Naming Things

At work I repeatedly find myself having to explain some things that are confusingly named. And it is often repeated, and joked about, that naming things is the hardest task in software engineering.

Many stories equate naming a thing with creating it: the book of Genesis begins with God creating day and night by naming them. And writing software is all about naming things, over an over again:

We name references to values, then name the functions that operate on those values. We collect those functions, and name the collection, and name collections and collections. We name whole programs with the intent of giving hints to their purpose, with the Kafka being a good example of such case, when Jay Kreps hoped to bestow some of the famous author's polific qualities on the software that was named after him.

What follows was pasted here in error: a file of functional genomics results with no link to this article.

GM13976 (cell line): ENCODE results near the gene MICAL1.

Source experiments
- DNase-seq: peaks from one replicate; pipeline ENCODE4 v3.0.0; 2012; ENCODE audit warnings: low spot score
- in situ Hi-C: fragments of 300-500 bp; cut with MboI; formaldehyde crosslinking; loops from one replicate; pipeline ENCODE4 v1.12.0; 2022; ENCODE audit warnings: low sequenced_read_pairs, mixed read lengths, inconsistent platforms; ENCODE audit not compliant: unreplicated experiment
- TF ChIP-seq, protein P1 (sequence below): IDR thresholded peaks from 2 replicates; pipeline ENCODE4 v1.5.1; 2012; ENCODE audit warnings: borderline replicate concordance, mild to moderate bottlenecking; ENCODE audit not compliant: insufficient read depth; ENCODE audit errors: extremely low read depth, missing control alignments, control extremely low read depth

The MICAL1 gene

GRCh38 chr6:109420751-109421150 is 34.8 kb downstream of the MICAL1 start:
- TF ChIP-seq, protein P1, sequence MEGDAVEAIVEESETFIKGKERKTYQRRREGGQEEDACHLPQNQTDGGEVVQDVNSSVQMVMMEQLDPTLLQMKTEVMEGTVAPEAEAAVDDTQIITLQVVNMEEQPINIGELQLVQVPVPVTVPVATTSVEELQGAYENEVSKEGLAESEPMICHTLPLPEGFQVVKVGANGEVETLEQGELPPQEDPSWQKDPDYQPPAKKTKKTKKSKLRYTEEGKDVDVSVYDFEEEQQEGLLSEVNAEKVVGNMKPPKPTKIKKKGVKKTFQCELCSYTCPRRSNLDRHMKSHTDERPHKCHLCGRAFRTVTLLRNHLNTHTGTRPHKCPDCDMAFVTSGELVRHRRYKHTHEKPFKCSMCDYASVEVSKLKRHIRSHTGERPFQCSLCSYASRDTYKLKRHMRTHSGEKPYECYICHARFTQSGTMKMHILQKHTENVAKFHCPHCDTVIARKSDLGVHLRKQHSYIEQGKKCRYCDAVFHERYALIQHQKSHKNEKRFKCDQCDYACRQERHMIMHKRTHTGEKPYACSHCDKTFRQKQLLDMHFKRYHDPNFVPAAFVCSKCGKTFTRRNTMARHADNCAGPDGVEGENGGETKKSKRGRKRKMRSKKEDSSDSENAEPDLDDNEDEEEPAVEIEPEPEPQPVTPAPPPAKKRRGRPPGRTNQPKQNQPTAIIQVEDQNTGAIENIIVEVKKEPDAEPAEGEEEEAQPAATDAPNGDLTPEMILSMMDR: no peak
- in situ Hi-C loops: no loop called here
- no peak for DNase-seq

Yet I haven't found many programming texts that discuss naming throughly. The only one I can think of top of my head is the first chapter of Zach Tellman's Elements of Clojure.

A problem less often discussed than naming, is that just as it is hard to find a good name, it is also not an easy task to change a less fitting name that is already in use. Here I can use the Latin spelling of my own name as an example: a clerical error years ago made it transcribed as “Shay”, instead of “Shy” or “Shai”, which would have better matched the correct pronounciation. And when I inquired about changing the spelling in various documents, I found it would be a garganutan effort involving legal proceedings in at least two countries, and thus didn't bother.

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